A careful analysis and consideration of the evidence sustain the conclusion of the learned trial court. It is, in fact, supported and corroborated in many substantial respects by the actions and the testimony of the appellant herself. Williams strenuously opposed a separation from his wife. He endeavored to effect a reconciliation and made every effort to restore peace so that conjugal relations could be resumed. He so vigorously denied her right to a divorce that she refrained from prosecuting her suit in Virginia.
The preponderance of the evidence and the circumstances refute Mrs. Williams' statement that Williams agreed to withdraw all opposition to her divorce action in Virginia. Her subsequent action in going to Florida and bringing there a new suit for divorce is most expressive.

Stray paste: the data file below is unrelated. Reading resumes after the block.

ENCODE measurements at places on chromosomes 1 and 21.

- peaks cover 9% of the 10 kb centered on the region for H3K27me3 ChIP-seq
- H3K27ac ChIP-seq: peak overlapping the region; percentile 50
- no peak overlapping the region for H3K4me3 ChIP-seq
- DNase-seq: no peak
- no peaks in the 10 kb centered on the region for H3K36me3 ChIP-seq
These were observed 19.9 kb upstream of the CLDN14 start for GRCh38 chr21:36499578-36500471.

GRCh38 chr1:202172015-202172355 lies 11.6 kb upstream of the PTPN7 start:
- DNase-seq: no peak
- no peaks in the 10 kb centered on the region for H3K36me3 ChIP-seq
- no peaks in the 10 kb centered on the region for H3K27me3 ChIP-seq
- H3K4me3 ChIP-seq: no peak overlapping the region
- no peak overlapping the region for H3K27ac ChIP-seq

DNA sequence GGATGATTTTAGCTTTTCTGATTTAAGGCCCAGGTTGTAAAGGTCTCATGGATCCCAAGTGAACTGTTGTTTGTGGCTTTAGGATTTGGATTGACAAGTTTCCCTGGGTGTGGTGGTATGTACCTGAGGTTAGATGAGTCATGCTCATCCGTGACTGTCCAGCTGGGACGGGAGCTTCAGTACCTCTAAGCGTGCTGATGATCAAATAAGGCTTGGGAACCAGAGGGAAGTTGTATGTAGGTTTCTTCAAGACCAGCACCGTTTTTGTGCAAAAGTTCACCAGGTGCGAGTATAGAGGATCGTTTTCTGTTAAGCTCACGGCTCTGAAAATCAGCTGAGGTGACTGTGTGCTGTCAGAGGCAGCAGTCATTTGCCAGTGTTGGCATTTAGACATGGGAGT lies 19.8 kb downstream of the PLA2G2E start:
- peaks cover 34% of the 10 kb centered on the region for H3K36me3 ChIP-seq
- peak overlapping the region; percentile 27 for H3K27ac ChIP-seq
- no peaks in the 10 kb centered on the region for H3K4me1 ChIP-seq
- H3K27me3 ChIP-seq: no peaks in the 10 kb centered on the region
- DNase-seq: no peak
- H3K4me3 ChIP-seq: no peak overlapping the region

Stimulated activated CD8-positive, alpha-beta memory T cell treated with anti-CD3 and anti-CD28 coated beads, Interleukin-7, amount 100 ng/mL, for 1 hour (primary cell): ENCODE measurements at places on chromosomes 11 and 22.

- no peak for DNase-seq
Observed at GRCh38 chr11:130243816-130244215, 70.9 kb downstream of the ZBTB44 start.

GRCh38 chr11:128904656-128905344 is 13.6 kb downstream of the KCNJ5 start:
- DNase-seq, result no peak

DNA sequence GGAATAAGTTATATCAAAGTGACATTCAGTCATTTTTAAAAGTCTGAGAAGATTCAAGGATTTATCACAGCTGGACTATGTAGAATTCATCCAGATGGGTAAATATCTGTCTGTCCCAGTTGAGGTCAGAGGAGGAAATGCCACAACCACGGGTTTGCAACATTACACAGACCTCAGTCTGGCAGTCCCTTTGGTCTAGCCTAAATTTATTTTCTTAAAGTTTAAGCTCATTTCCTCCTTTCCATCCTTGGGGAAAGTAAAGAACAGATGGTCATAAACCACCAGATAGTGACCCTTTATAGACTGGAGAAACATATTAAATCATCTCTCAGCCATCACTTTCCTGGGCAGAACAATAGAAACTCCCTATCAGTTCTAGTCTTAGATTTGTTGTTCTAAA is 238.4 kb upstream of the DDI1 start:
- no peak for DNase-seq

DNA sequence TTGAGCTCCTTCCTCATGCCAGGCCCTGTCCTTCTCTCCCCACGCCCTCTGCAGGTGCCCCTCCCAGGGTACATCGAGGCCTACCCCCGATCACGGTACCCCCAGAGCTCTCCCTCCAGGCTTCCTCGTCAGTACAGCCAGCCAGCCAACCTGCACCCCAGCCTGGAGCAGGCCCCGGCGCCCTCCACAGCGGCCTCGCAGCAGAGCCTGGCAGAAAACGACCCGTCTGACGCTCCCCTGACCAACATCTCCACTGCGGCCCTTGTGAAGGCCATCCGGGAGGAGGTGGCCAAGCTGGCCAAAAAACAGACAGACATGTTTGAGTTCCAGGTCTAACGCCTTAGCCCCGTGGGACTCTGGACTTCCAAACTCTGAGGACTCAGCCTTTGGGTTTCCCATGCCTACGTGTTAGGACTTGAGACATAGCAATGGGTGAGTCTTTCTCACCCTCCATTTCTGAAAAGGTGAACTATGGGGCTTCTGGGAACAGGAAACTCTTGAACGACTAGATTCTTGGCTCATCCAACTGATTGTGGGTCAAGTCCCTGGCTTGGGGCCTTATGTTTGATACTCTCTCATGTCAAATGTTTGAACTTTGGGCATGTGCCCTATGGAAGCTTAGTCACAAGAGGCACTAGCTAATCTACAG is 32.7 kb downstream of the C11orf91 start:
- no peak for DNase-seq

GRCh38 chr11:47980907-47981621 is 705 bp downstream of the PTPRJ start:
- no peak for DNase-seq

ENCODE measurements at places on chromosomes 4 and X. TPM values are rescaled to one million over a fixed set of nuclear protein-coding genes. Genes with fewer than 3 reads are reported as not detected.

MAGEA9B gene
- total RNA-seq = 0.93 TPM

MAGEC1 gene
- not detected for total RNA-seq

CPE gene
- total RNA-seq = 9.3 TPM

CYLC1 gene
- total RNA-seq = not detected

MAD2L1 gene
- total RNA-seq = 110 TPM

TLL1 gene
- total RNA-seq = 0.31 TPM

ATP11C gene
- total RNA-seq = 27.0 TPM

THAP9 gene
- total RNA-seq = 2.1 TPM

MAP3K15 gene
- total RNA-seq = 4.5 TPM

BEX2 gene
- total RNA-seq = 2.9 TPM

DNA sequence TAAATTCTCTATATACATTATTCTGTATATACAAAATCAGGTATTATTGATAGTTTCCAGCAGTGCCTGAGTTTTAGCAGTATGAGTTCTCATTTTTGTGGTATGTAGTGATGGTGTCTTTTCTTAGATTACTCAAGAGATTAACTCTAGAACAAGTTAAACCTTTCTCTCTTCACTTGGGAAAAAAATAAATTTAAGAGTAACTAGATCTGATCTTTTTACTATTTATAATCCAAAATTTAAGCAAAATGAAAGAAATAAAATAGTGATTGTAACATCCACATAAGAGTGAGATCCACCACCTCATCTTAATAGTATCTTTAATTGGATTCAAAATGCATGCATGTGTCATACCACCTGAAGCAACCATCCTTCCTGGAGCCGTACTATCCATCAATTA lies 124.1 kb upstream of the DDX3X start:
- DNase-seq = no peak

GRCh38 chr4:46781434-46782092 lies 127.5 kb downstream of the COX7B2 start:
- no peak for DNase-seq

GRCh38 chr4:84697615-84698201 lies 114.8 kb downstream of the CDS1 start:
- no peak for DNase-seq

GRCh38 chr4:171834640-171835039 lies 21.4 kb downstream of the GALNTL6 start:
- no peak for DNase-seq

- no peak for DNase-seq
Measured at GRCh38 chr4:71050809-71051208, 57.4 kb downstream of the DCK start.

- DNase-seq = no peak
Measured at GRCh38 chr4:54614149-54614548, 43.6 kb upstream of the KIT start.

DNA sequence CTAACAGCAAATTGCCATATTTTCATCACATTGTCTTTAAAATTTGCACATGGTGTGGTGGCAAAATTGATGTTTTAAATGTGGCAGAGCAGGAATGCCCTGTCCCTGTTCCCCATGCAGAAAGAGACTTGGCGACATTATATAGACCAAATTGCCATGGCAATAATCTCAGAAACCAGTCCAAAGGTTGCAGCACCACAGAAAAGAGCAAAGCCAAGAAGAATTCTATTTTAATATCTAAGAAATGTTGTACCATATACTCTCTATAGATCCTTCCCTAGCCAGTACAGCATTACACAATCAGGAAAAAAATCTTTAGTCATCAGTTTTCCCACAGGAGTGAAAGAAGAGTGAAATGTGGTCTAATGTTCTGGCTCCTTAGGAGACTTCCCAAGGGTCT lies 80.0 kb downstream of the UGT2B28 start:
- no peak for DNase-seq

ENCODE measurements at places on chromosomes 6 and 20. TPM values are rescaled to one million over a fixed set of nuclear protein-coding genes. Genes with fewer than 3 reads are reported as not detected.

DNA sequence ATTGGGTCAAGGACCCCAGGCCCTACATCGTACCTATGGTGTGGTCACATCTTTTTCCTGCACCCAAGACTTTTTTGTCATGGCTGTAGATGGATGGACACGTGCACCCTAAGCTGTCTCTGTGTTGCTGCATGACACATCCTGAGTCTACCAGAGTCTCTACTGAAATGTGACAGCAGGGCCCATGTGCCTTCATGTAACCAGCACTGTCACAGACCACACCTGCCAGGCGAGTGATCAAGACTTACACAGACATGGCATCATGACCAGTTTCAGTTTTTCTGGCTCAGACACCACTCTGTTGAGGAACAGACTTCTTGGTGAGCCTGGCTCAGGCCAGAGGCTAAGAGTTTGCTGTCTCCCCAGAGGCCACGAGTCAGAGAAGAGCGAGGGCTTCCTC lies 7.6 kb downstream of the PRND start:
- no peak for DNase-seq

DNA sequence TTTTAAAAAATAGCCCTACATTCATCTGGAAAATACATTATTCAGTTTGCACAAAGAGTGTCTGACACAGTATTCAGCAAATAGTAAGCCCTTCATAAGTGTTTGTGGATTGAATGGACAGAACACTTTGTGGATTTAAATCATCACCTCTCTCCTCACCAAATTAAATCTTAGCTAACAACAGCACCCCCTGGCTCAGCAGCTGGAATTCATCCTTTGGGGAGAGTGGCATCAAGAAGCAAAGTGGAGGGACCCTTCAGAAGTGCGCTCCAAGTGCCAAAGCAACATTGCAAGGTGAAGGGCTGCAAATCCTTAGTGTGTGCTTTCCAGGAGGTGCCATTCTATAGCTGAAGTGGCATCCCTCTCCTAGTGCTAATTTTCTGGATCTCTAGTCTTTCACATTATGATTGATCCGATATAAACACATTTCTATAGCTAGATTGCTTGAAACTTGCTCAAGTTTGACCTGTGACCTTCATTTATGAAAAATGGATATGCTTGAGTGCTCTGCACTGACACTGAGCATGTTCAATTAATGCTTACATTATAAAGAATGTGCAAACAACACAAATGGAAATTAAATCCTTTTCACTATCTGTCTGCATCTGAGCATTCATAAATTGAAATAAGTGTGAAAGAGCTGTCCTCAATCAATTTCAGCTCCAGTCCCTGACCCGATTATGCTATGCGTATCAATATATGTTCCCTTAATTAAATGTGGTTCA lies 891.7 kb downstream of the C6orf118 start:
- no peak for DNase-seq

Neither the law nor public policy favors an agreement between husband and wife in furtherance of a divorce. On the other hand, forbearance by one spouse to bring or prosecute a meritorious suit against the other for a divorce is a valid consideration for a promise. 12 Am. Jur., Contracts, section 84. Polson v. Stewart, 167 Mass. 211, 45 N.E. 737, 57 Am. St. Rep. 452, 36 L.R.A. 771; Puffy v. White, 115 Mich. 264, 73 N.W. 363; Adams v. Adams, 91 N.Y. 381, 43 Am.Rep. 675; 60 L.R.A. page 406, et seq.
It would be a curious policy which would forbid a husband or wife who has filed a well-founded cross-suit for divorce from making a contract with the other spouse which would operate to prevent a severance of their marital relations.